• Fri
  • Dec 19, 2014
  • Updated: 7:36am

Paws for thought

PUBLISHED : Friday, 09 December, 2011, 12:00am
UPDATED : Friday, 09 December, 2011, 12:00am
 

Hi again my friends!

It's almost Christmas, but there's no sign of a Christmas tree in team YP's office. What to do? (Apart from nagging the editors to do something about it.)

At least winter is here. As I see everyone wrapped up in scarves and caps 'n' gloves, it's hard to imagine that just a few weeks ago I was tanning my tummy on a shark boat.

I know what you're going to say: 'Leave the sharks alone!'

But I wasn't chasing them, promise! We were just inviting them for lunch. And this time it was the editor, Susan, who was going to be the bait.

Cue evil laugh by yours truly: Ah ha ha haaa! (Dennis starts coughing uncontrollably from all the deep-throated laughing.)

It was payback for her letting me become owl bait!

We got up very early to drive a long way to a place called Gansbaai ('Goose Bay'). There were 20 of us in all and we hopped on board the boat even before it was in the water. The boat was launched from a slipway near the beach, you see.

Sailing out through the waves was exciting, but several poor landlubbers ended up feeling icky by the time we got to our spot.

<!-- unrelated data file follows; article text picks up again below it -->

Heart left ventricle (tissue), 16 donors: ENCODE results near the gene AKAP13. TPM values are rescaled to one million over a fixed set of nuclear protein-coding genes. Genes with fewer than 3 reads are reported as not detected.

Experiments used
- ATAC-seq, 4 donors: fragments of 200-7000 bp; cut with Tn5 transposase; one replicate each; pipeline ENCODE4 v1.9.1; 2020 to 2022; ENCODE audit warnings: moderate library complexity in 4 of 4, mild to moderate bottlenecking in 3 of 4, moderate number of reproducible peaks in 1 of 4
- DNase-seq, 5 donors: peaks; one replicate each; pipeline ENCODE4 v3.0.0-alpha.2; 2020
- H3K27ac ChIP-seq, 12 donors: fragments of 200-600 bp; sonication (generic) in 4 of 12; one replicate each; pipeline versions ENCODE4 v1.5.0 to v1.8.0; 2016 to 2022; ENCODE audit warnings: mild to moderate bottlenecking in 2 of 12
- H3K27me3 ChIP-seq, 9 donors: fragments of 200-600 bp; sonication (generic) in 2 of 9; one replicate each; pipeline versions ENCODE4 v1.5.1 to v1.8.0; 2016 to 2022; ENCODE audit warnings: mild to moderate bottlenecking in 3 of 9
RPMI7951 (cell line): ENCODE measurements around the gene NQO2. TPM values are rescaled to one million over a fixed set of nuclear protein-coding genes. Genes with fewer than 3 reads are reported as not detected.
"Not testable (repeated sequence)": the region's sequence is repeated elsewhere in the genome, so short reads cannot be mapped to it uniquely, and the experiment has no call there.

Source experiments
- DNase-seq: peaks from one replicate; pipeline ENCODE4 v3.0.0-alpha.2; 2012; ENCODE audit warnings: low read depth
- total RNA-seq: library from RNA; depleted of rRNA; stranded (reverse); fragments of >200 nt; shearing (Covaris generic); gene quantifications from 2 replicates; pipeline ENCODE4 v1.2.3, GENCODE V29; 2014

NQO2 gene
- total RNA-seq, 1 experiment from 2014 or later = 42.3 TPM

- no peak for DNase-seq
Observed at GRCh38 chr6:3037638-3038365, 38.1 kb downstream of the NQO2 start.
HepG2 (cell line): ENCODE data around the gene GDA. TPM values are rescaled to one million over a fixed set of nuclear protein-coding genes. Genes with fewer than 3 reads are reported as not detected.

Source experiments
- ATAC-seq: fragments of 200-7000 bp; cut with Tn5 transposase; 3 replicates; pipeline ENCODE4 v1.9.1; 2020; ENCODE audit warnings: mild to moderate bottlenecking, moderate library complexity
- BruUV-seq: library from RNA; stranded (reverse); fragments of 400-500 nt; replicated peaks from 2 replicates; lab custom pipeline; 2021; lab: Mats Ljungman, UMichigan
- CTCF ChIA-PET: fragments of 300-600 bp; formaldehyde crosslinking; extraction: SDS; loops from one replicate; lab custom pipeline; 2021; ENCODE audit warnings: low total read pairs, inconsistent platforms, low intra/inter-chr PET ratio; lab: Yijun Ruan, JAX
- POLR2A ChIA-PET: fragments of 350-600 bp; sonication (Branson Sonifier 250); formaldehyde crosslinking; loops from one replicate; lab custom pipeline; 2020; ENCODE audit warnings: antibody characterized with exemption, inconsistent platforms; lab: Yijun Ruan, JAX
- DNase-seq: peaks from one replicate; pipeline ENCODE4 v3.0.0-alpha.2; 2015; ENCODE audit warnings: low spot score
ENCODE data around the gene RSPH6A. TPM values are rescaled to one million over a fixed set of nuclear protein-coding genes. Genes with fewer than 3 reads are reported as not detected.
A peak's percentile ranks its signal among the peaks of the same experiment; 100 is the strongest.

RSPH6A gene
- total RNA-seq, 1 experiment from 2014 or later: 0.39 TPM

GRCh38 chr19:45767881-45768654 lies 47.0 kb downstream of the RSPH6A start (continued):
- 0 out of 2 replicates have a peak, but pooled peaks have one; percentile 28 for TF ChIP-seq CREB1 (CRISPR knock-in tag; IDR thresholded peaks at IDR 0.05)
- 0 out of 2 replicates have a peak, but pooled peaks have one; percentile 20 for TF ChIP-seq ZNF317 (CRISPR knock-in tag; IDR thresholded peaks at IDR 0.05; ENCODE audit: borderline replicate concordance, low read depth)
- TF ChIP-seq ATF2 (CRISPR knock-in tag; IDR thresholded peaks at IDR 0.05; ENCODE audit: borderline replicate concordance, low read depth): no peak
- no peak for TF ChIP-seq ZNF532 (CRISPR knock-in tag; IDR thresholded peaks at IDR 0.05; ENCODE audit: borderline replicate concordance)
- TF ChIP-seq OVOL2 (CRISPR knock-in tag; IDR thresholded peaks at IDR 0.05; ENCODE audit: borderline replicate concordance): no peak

During shark diving, there are lots of ways to lure the sharks. You can entice them with scent - by sloshing some anchovy oil in the water. I could just imagine sharks sniffing and going 'Yum!'

You can also lure them with 'chum'. For you and me, that's bits and pieces of leftover meat and fish. It's mixed with sea water and slopped into the ocean.

Then it was lunchtime! The men on board announced it to the sharks - not with a dinner bell, mind you, but by banging on the boat's bottom. They also turned up the engines. Why all that ruckus attracts sharks is beyond me, but there you have it. It's one of life's mysteries.

Anyway, as I was sunning my tum, Susan slipped into a wetsuit and booties. After what seemed like an age - and a lot of people feeling seasick - the first fin was spotted. Five brave souls jumped into a shark-proof cage and it was game on. I'm as brave as any pup, as you well know, but I preferred to watch the action from above. Why always hog the limelight (or dog it, rather), right?

Susan was in the second lot of people down into the water, and by that time, there were two Great White sharks circling the boat. (Cue the creepy soundtrack from Jaws.)

But she was perfectly safe inside a cage - not like me when I was grabbed by that owl!

The divers wore masks so they could see under water. People on the boat threw out a bunch of big fish heads that were tied to a line. The sharks would try to bite on these, right in front of the cage, and sometimes they even wriggled out of the water.

Great White sharks are called Carcharodon carcharias, which roughly translates as 'I am king of the seas and if you want to swim where I swim I might take a bite out of you just to see if you taste like a juicy seal.'

A dictionary tells me it simply means 'ragged teeth' in Latin, but that can't be right.

Either way, you'd better stay clear of them. They have lots of teeth - like some 3,000 of them.

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